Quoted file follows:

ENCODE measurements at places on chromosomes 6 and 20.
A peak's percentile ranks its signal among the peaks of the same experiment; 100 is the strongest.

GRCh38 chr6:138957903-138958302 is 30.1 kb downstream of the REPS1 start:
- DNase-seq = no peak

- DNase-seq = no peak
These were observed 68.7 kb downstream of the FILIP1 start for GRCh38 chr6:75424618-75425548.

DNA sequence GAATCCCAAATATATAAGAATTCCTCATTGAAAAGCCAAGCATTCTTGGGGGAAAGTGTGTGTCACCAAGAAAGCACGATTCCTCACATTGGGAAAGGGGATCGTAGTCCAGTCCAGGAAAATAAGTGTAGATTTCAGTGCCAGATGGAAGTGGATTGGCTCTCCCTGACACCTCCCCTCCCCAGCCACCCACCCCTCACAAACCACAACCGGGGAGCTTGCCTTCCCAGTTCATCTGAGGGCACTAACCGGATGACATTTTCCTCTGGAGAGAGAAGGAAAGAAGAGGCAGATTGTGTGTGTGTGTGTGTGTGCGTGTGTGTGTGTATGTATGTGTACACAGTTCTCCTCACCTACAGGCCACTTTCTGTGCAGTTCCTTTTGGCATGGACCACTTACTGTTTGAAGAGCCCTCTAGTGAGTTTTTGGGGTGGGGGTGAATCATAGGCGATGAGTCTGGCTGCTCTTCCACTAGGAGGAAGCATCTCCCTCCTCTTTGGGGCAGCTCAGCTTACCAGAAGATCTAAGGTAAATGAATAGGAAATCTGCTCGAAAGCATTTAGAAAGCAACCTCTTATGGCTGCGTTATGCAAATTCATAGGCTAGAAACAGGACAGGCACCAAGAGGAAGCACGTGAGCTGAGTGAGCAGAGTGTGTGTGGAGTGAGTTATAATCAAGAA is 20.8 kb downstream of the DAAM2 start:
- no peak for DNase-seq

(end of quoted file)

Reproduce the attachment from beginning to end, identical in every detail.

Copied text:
ENCODE measurements at places on chromosomes 6 and 20.
A peak's percentile ranks its signal among the peaks of the same experiment; 100 is the strongest.

GRCh38 chr6:138957903-138958302 is 30.1 kb downstream of the REPS1 start:
- DNase-seq = no peak

- DNase-seq = no peak
These were observed 68.7 kb downstream of the FILIP1 start for GRCh38 chr6:75424618-75425548.

DNA sequence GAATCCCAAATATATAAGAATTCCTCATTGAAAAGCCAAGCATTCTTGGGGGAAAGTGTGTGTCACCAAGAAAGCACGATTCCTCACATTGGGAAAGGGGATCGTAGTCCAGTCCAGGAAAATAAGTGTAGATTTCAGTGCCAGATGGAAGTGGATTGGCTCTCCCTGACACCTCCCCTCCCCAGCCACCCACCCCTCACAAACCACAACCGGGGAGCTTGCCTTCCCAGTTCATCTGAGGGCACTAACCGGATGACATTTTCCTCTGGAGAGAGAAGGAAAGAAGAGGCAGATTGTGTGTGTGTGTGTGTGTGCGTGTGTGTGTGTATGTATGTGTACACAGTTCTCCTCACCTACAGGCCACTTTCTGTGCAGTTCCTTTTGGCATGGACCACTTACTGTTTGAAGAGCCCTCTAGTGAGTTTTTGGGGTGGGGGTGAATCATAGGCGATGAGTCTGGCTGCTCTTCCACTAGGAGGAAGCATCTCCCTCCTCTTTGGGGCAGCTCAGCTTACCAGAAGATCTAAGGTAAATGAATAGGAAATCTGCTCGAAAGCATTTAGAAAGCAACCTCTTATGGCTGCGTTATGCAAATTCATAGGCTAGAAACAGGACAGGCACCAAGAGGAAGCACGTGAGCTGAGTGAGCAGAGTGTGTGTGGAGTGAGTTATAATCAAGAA is 20.8 kb downstream of the DAAM2 start:
- no peak for DNase-seq